Growth in this area, along with in the physical sphere, requires that we pay attention to their hygiene as well. Last year’s health camps and mother baby classes were a success and we plan to continue both this year. Along with that, our teachers will pay more attention to the hygiene of their students in their classrooms. The goal of this is not to make them feel bad, but to individually address those who are at risk of health issues if they do not pay better attention to their hygiene.

Of course, a zero malnutrition rate, universal quality education for our students, and placement in good jobs are our mission, but we also are keen about implementing a rights-based approach to our model. The communities’ have had turbulent legal pasts, and now they are recognized by the government as socially marginalized because of their low caste status. But they are not receiving the benefits that they deserve, since many do not have documentation and awareness of the benefits that they should receive from the government, such as food rations and access to healthcare. If they are aware of this, and they have the documentation, then they will also have independence and self-awareness. This will mean that we have done what we set out to do.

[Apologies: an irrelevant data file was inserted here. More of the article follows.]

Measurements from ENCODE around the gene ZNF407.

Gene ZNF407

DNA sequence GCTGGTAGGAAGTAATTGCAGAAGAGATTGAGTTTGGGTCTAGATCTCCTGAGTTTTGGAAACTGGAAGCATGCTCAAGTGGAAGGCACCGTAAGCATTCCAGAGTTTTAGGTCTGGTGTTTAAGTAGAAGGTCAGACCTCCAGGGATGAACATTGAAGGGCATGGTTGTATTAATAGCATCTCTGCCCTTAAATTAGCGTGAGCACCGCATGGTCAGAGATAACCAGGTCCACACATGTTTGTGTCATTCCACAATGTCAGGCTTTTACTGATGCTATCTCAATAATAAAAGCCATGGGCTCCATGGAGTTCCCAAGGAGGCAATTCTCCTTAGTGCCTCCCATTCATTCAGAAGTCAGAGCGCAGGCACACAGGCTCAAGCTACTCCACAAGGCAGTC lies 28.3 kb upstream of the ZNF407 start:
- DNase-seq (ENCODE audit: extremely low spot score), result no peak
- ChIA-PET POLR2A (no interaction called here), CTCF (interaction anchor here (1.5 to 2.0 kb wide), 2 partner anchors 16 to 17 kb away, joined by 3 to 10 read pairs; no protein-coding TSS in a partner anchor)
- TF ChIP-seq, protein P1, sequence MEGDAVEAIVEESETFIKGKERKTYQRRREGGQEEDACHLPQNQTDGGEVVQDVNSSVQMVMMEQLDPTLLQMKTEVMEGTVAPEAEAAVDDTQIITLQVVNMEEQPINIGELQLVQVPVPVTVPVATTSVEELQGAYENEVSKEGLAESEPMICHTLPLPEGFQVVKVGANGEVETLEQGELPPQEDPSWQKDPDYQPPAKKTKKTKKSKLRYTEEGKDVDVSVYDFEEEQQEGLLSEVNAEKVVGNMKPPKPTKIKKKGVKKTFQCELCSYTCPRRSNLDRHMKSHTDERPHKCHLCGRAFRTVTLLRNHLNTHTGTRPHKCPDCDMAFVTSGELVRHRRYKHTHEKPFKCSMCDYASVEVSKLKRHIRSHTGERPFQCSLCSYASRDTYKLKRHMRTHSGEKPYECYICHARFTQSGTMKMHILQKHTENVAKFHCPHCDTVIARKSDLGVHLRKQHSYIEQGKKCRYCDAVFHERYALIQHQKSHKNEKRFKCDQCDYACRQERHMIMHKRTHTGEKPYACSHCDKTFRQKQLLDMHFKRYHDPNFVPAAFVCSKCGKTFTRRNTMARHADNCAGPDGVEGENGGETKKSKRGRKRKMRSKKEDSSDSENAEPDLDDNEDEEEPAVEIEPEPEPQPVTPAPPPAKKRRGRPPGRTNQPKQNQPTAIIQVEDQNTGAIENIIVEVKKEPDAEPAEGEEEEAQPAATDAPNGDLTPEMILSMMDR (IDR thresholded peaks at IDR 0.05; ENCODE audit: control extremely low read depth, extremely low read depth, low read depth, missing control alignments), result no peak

And until all of this is accomplished (which we cannot do without the help of our moral supporters and donors!), we will ensure that, when a Waghri or Sikhligar mother is expecting a child, she and her baby are healthy and ready for a new life.